WASHINGTON, May 20, 2015 – A new, comprehensive discipline in the use of antibiotics for animals will apply to all animal care by the end of next year.
Its arrival is owing largely to new Food and Drug Administration guidelines that many drug companies and producers are already implementing, involving 280 antimicrobials considered important to human health. The guidelines mean such drugs will all be labelled strictly to treat and prevent disease, and no longer to accelerate weight gain. Further, their future uses will come under the exclusive supervision of a veterinarian. December 2016 marks the end of a three-year phase-in of those tighter controls on animal antibiotics. What's more, cheek by jowl with the new rules is an FDA Veterinary Feed Directive, to be finalized within weeks. It’ll impose similar disciplines for antibiotics given to livestock in their feed or water.
The rules have been in the offing since about 1970, when scientists and regulators started to raise concerns that excessive farm use of antibiotics critical to human health can speed resistance of some dangerous pathogens to those drugs. FDA started pushing for the current set of changes five years ago and, within months, had all 25 makers of U.S. animal drugs in general support. And some food industry giants are already on board. McDonald’s, for example, recently declared it will soon buy no meat from animals treated with medically important antibiotics.
Meanwhile, some livestock owners, especially those without easy access to a veterinarian and are used to buying animal antibiotics over the counter, may need to prepare for arrival of the new restrictions. For example, Larry Granger, a leader in USDA's Antimicrobial Resistance Program, says a Southern rancher who's used to putting antibiotics in water during the summer to fight anaplasmosis (a wasting disease spread by ticks) will have to get a vet to approve the treatment before a pharmacy will dispense the drug.
To ensure producers’ awareness of what's ahead and to help them adjust where necessary, the Farm Foundation held an experts' roundtable discussion (which you can access here) of the changes, and will hold 10 public forums across the country for producers this summer and fall.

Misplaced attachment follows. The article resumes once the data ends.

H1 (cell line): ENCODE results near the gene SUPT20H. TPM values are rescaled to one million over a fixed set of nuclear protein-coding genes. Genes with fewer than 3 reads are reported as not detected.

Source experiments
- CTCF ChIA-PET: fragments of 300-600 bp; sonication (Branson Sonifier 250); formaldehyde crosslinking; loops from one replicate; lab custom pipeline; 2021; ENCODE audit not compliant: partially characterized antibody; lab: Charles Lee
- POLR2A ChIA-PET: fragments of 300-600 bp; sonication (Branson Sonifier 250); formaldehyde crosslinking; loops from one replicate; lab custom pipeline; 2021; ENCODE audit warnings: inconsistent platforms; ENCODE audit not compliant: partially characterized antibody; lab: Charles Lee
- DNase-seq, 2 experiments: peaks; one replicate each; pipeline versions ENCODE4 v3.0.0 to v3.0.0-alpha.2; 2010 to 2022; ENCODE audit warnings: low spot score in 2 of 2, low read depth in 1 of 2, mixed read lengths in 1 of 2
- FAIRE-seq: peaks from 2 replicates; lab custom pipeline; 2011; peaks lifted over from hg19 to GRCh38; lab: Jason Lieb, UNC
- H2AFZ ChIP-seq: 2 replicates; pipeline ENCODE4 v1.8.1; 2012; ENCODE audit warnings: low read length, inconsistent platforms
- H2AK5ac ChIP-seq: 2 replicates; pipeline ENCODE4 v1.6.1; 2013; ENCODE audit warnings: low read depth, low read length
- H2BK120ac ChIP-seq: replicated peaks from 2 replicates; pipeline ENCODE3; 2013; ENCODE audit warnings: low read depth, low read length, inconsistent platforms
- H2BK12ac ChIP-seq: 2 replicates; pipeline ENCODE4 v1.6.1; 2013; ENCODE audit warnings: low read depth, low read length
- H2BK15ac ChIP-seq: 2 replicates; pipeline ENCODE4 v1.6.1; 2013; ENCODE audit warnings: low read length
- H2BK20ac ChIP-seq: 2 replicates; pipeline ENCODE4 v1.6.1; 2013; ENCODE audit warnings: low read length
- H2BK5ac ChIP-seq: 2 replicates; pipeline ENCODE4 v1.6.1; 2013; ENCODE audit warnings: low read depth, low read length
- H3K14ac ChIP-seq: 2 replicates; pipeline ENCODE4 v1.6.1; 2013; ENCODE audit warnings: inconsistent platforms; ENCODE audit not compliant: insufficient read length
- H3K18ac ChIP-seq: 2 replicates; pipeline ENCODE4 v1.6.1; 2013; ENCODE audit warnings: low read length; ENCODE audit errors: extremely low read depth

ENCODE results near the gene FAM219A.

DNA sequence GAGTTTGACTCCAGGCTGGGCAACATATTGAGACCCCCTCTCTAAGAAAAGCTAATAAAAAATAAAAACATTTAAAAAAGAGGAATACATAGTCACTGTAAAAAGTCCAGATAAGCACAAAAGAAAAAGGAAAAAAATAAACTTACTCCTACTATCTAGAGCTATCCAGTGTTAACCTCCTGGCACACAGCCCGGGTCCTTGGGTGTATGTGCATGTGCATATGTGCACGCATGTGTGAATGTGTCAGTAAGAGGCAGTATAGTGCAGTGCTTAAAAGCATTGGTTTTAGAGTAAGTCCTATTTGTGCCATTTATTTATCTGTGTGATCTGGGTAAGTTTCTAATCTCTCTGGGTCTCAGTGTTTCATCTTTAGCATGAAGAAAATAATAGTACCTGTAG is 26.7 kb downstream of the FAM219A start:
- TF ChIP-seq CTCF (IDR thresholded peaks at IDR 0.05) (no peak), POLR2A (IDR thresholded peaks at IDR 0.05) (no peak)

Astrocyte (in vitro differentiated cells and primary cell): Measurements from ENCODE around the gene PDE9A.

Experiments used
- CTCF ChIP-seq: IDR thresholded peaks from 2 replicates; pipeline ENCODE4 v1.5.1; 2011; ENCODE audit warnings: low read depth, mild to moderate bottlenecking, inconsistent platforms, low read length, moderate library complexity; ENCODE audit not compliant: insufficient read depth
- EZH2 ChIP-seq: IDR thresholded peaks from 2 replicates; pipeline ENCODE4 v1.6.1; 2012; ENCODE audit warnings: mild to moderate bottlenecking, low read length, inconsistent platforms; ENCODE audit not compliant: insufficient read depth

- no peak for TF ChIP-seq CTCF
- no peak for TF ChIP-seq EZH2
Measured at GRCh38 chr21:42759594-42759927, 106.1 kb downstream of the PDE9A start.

National farmer and rancher groups have questioned the need for the FDA's broader regulatory reach but aren't fighting it much, in part because overuse of antibiotics can ruin their effectiveness for farm animals as well as for people. Besides, large poultry, swine and beef and dairy cattle operations typically hire their own vets, so they will be able to readily access needed antibiotics under the new rules. In the vertically integrated commercial chicken meat sector, for example, “every chicken company already employs veterinarians who oversee every flock's health," notes Tom Super of the National Chicken Council.
Grady Bishop, representing Elanco Animal Health, a top maker of animal health products, says the animal health industry, veterinarians and producers will readily respond to tighter rules on medically important antibiotics by adopting alternatives: using antibiotics intended for animals only, such as ionophores, a class of antibiotics never used on humans; using vaccines, enzymes or other products; or finding new animal husbandry practices to prevent or treat diseases.
Improving animal nutrition and breeding animals for resistance are other options for producers, says Cheri De Jong, co-owner of a big dairy farm in Hartley, Texas. Further, she notes, dairy farms accounting for 90 percent of U.S. milk now participate in Farmers Assuring Responsible Management, a program that sets protocols for all milk cow health care and includes detailed records of antibiotic treatments, easing demand for veterinarians' time in caring for herds.
For more news, go to www.agri-pulse.com.